What is Planning and its Nature, Importance, and Types We have already been introduced to five essential managerial functions, namely, planning, organizing, staffing, leading and controlling.
Main steps in the planning process 1. It includes a preliminary look at possible future opportunities and the ability to see them clearly and completely, knowledge of where we stand in the light of our strengths and weaknesses, an understanding of why we wish to solve uncertainties, and a vision of what we expect to gain.
Setting realistic objectives depends on this awareness. Planning requires realistic diagnosis of the opportunity situation.
Objectives specifying the results expected indicate the end points of what is to be done, where the primary emphasis is to be placed, and what is to be accomplished by the network of strategies, policies, procedures, rules, budgets and programs.
Enterprise objectives should give direction to the nature of all major plans which, by reflecting these objectives, define the objectives of major departments. Major department objectives, in turn, control the objectives of subordinate departments, and so on down the line.
The objectives of lesser departments will be better framed, however, if subdivision managers understand the overall enterprise objectives and the implied derivative goals Nature of planning and control if they are given an opportunity to contribute their ideas to them and to the setting of their own goals.
An objective can be defined as the end point goal toward which management directs its efforts and resources. However, there are four outstanding benefits that result from the statement of objectives, these are: These are forecast data of a factual nature, applicable basic policies, and existing company plans.
Premises, then, are planning assumptions — in other words, the expected environment of plans in operation. This step leads to one of the major principles of planning.
The more individuals charged with planning understand and agree to utilize consistent planning premises, the more coordinated enterprise planning will be. Planning premises include far more than the usual basic forecasts of population, prices, costs, production, markets, and similar matters.
Because the future environment of plans is so complex, it would not be profitable or realistic to make assumptions about every detail of the future environment of a plan. Since agreement to utilize a given set of premises is important to coordinate planning, it becomes a major responsibility of managers, starting with those at the top, to make sure that subordinate managers understand the premises upon which they are expected to plan.
It is not unusual for chief executives in well- managed companies to force top managers with differing views, through group deliberation, to arrive at a set of major premises that all can accept.
The focus of this step is to search for and examine alternative courses of action, especially those not immediately apparent. There is seldom a plan for which reasonable alternatives do not exist, and quite often an alternative that is not obvious proves to be the best.
The more common problem is not finding alternatives, but reducing the number of alternatives so that the most promising may be analyzed.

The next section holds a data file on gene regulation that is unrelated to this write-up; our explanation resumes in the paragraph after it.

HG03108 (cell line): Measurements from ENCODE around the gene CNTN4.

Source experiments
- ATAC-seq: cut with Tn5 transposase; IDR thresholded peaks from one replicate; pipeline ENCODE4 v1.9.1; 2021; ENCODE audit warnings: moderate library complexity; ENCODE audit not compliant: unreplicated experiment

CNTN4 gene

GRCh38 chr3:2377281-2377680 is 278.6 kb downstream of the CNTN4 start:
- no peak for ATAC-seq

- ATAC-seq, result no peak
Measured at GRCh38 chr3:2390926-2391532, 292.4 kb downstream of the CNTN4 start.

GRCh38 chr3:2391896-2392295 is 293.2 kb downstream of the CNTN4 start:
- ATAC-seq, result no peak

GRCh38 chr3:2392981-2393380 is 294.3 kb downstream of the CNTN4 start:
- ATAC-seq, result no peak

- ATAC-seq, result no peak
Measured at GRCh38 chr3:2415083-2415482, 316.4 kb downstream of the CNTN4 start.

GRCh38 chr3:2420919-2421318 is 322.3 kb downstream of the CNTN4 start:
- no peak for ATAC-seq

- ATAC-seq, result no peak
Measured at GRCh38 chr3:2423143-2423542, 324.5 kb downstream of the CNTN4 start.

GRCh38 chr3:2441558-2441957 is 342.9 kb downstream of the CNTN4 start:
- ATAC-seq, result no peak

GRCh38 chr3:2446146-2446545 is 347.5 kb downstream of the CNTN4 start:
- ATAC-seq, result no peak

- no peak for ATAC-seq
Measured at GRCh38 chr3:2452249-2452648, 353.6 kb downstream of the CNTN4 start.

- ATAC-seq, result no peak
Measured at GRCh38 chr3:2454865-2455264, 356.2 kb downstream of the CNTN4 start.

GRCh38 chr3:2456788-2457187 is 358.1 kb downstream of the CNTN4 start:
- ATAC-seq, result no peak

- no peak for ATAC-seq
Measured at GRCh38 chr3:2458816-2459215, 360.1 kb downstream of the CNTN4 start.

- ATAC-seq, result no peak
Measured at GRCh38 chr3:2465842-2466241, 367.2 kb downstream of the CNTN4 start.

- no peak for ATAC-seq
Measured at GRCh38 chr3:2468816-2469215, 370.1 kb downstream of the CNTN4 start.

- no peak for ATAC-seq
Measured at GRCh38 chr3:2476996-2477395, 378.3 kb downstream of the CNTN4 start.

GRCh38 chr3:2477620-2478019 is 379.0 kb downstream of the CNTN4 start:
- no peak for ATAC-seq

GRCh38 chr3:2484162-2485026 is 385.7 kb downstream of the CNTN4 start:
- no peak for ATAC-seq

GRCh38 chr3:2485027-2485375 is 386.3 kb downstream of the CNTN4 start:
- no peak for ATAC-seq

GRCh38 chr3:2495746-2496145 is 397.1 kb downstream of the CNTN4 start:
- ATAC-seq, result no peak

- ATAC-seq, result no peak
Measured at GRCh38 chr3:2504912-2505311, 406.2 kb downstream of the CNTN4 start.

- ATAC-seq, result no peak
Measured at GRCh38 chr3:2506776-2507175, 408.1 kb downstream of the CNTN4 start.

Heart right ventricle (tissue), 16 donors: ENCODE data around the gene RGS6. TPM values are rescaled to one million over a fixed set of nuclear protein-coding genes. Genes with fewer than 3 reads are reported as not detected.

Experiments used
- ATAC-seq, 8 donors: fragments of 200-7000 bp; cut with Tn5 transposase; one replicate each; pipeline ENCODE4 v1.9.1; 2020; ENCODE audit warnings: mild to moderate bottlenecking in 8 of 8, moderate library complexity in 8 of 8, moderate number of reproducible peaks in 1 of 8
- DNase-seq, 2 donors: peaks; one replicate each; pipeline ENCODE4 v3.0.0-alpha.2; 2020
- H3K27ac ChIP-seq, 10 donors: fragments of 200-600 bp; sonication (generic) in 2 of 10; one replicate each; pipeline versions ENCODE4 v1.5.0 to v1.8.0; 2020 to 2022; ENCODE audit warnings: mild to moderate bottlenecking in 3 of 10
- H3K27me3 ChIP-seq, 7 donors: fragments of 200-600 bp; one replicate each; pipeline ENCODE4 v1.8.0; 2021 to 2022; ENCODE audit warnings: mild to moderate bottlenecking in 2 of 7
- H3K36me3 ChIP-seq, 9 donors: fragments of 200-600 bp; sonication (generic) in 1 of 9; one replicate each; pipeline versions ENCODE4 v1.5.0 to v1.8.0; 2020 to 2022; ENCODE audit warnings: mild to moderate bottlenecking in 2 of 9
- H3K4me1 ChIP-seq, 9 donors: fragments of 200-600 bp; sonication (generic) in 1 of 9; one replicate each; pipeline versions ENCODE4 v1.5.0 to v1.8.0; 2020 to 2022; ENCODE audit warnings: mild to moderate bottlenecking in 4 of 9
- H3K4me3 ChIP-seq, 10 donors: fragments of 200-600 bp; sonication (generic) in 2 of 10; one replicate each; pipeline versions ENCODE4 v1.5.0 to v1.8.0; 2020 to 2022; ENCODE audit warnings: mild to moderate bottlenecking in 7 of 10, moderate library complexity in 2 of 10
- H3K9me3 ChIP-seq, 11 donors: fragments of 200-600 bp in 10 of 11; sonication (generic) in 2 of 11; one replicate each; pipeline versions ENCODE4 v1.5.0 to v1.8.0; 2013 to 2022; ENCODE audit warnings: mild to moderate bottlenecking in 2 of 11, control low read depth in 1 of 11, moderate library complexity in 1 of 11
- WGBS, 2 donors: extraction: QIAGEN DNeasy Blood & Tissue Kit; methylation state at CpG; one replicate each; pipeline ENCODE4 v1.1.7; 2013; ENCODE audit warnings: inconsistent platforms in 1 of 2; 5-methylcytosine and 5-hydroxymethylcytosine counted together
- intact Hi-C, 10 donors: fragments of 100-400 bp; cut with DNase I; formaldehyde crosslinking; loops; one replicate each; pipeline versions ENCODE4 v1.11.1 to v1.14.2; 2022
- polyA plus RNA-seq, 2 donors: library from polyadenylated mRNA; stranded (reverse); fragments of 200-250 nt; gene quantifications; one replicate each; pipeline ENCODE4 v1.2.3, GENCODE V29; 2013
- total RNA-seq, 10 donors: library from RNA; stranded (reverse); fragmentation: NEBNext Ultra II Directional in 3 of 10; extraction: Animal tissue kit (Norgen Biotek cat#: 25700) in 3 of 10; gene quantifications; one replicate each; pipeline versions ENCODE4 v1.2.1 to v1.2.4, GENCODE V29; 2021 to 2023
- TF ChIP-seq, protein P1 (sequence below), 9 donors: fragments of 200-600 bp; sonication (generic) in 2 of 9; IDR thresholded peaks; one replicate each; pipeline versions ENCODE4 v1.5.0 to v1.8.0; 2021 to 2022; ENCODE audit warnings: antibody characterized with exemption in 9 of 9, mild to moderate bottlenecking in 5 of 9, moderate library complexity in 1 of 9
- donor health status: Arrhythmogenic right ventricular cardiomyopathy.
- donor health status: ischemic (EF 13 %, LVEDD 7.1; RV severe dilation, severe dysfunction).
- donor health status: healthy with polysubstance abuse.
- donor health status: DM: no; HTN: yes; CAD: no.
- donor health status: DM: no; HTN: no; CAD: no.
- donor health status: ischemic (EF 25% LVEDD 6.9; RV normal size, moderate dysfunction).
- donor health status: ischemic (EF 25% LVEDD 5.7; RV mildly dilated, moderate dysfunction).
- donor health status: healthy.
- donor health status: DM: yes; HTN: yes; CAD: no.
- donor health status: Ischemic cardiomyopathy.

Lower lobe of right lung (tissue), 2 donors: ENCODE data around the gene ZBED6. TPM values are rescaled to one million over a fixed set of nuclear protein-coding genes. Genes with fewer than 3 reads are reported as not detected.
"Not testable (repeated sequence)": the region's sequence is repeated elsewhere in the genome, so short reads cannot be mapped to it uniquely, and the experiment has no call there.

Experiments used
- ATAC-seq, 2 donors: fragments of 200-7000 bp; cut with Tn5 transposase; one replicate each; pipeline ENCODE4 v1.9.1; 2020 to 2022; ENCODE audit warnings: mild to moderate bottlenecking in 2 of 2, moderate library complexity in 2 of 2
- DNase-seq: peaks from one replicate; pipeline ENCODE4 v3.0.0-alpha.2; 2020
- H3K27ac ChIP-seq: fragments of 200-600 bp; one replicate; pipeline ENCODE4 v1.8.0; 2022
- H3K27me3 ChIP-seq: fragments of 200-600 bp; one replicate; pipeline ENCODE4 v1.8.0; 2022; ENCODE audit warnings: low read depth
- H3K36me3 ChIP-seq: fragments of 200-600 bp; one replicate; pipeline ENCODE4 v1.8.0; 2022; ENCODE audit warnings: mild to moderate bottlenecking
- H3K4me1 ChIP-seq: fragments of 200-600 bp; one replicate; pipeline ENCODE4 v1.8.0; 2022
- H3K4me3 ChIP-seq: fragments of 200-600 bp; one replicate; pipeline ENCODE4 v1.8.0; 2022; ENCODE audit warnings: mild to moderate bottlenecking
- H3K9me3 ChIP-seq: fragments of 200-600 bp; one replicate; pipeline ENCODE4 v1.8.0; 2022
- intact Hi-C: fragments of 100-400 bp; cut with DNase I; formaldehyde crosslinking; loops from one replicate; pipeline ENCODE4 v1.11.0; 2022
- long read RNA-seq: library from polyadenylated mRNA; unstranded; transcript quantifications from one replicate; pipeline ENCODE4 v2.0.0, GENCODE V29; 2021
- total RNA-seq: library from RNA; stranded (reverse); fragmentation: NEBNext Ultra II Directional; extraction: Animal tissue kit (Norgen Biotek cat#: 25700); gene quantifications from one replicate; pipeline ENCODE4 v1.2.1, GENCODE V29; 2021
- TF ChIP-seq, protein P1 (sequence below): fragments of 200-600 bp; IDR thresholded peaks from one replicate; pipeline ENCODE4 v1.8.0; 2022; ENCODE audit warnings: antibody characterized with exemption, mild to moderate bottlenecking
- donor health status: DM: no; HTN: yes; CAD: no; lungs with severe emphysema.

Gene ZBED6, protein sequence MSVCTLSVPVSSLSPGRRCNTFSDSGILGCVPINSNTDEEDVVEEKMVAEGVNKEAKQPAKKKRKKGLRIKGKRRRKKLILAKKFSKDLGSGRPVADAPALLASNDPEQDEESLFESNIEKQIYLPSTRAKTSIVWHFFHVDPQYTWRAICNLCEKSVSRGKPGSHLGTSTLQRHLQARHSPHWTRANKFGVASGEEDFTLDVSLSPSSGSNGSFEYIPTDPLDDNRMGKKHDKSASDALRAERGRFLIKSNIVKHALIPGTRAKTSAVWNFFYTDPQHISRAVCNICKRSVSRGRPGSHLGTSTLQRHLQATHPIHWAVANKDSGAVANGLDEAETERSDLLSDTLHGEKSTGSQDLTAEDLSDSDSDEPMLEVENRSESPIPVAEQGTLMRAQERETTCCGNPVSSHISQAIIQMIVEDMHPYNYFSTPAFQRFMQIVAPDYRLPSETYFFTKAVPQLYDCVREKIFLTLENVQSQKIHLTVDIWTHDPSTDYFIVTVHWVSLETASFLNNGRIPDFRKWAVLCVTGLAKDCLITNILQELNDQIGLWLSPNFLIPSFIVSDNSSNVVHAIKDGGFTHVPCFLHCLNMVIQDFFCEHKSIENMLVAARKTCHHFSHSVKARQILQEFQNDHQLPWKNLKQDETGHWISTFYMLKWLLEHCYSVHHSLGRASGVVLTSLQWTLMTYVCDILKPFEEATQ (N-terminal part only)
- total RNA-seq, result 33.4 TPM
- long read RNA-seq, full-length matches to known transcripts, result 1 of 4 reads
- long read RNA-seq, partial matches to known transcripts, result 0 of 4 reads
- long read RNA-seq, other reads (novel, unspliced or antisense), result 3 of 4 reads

Even with mathematical techniques and the computer, there is a limit to the number of alternatives that may be examined. It is therefore usually necessary for the planner to reduce by preliminary examination the number of alternatives to those promising the most fruitful possibilities or by mathematically eliminating, through the process of approximation, the least promising ones.
One course may appear to be the most profitable but require a large cash outlay and a slow payback; another may be less profitable but involve less risk; still another may better suit the company in long—range objectives.
If the only objective were to examine profits in a certain business immediately, if the future were not uncertain, if cash position and capital availability were not worrisome, and if most factors could be reduced to definite data, this evaluation should be relatively easy.Chapter 10 Operations urbanagricultureinitiative.com 3 • Business transforms input from environment into output to the environment • Operations function – executing transformation process • Operations function and operations management are directly involved with creating products and providing services in order to realize the objective of business Planning and control activities provide the systems, procedures, and decisions which bring different aspects of supply and demand together Difference between planning and control Planning concerns what should happen in the future and control copes with changes.
The planning and control necessary for this kind of operation can be called resource to order planning and control. Other operations might be sufficiently confident of the nature of demand, if not its volume and timing, to keep in stock most of the resources it requires to satisfy customers.
If planning and control is the process of reconciling demand with supply, then the nature of the decisions taken to plan and control an operation will depend on both the nature of demand.
Supply and demand affect planning and control If planning and control is the process of reconciling demand with supply, then the nature of the decisions taken to plan and control an operation will depend on both the nature of demand and the nature of supply in that operation.